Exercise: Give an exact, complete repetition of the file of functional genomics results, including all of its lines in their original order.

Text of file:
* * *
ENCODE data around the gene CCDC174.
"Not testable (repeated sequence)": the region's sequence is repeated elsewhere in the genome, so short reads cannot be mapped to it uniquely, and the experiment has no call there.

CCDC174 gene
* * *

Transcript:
ENCODE data around the gene CCDC174.
"Not testable (repeated sequence)": the region's sequence is repeated elsewhere in the genome, so short reads cannot be mapped to it uniquely, and the experiment has no call there.

CCDC174 gene